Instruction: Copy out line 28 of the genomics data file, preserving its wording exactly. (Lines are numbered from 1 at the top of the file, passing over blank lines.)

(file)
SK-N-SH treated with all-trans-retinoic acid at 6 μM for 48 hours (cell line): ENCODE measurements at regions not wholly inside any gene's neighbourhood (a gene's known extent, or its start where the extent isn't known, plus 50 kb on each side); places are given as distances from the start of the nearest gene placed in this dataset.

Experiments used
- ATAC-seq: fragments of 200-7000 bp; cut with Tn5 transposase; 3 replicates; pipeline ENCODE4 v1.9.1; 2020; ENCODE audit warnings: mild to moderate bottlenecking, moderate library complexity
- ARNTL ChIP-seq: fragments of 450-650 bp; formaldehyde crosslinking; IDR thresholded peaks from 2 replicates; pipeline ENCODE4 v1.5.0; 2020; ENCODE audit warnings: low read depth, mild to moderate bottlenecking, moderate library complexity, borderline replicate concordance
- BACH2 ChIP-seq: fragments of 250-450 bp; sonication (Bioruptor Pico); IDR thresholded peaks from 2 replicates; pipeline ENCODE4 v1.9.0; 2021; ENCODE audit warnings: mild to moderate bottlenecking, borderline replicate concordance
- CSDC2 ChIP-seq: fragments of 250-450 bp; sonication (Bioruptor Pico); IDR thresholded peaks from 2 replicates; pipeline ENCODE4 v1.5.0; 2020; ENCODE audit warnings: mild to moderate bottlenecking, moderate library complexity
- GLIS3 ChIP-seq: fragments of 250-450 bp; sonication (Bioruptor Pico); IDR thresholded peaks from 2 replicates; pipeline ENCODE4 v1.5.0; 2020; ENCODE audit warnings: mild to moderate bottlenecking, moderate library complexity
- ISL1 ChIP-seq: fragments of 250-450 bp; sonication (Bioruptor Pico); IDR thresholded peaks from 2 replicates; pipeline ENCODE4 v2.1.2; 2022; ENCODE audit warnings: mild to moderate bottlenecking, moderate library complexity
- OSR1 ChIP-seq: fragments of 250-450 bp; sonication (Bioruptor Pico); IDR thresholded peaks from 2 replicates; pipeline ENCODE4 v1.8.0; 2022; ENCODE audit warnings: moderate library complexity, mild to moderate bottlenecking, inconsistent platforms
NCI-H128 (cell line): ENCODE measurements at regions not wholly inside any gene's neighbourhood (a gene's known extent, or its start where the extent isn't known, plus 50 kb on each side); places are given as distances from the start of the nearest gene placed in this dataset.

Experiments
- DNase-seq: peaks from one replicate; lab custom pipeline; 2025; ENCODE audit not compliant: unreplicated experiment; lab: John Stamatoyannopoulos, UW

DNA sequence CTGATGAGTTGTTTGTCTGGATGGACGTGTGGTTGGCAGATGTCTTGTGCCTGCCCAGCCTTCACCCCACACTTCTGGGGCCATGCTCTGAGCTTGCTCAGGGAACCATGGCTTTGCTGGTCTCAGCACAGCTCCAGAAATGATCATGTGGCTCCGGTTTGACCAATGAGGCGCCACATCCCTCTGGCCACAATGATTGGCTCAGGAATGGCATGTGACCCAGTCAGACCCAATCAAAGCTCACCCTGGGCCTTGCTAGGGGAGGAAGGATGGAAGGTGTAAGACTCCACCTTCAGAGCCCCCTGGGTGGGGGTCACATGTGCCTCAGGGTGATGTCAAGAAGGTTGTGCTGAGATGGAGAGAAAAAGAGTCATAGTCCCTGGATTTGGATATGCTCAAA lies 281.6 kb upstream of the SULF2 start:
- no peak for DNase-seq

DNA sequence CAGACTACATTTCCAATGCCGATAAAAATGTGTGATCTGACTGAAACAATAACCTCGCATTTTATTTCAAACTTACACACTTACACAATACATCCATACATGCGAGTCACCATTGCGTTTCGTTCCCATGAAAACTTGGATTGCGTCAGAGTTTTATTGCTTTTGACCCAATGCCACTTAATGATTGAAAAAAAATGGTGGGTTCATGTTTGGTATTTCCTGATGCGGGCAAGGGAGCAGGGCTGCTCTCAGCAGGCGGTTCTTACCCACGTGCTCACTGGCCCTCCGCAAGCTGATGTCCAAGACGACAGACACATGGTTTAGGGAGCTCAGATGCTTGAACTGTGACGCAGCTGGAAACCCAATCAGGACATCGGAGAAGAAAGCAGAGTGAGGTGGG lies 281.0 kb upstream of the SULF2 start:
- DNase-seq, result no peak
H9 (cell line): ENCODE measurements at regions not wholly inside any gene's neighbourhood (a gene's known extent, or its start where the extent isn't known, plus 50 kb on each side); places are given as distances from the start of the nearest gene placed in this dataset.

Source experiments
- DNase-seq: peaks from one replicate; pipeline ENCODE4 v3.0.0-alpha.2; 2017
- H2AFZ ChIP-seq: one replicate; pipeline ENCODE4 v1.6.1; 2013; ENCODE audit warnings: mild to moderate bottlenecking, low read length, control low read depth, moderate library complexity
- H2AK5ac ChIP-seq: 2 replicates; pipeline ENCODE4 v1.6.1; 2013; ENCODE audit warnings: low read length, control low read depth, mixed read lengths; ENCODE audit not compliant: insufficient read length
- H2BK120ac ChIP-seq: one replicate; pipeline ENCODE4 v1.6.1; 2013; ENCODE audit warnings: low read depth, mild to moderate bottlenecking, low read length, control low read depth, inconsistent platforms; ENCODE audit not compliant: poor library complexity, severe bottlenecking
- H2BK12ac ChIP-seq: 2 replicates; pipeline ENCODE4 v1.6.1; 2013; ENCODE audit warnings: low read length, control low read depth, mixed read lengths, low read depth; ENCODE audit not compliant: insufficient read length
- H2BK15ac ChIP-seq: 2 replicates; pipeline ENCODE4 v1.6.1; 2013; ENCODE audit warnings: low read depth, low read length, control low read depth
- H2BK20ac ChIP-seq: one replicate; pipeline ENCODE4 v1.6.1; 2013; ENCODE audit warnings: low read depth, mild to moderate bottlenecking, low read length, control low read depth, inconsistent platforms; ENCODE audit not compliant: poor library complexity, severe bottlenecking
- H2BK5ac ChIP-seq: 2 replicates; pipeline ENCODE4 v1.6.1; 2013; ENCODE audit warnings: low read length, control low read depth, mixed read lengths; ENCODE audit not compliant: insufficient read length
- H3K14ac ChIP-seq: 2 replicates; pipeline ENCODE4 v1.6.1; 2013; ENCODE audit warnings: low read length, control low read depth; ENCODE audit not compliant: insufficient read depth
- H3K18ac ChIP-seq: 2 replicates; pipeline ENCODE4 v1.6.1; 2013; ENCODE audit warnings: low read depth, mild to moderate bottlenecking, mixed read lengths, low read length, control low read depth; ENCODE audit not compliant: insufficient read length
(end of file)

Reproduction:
- H3K18ac ChIP-seq: 2 replicates; pipeline ENCODE4 v1.6.1; 2013; ENCODE audit warnings: low read depth, mild to moderate bottlenecking, mixed read lengths, low read length, control low read depth; ENCODE audit not compliant: insufficient read length